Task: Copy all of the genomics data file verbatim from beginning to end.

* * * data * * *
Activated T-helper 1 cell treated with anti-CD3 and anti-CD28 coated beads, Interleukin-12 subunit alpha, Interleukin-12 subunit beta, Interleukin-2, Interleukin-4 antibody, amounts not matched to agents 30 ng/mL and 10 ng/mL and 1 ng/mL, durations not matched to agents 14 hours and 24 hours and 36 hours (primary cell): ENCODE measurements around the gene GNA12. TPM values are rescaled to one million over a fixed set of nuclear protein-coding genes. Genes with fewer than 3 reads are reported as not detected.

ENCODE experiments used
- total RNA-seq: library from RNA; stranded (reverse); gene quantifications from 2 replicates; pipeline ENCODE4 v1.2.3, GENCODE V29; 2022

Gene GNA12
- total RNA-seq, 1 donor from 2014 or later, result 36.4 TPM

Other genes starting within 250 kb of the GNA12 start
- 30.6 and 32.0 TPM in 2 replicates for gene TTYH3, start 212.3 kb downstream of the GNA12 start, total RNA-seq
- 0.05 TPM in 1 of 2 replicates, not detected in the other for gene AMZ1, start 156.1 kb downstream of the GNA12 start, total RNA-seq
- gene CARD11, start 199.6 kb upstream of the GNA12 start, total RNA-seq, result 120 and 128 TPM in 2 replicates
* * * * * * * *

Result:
Activated T-helper 1 cell treated with anti-CD3 and anti-CD28 coated beads, Interleukin-12 subunit alpha, Interleukin-12 subunit beta, Interleukin-2, Interleukin-4 antibody, amounts not matched to agents 30 ng/mL and 10 ng/mL and 1 ng/mL, durations not matched to agents 14 hours and 24 hours and 36 hours (primary cell): ENCODE measurements around the gene GNA12. TPM values are rescaled to one million over a fixed set of nuclear protein-coding genes. Genes with fewer than 3 reads are reported as not detected.

ENCODE experiments used
- total RNA-seq: library from RNA; stranded (reverse); gene quantifications from 2 replicates; pipeline ENCODE4 v1.2.3, GENCODE V29; 2022

Gene GNA12
- total RNA-seq, 1 donor from 2014 or later, result 36.4 TPM

Other genes starting within 250 kb of the GNA12 start
- 30.6 and 32.0 TPM in 2 replicates for gene TTYH3, start 212.3 kb downstream of the GNA12 start, total RNA-seq
- 0.05 TPM in 1 of 2 replicates, not detected in the other for gene AMZ1, start 156.1 kb downstream of the GNA12 start, total RNA-seq
- gene CARD11, start 199.6 kb upstream of the GNA12 start, total RNA-seq, result 120 and 128 TPM in 2 replicates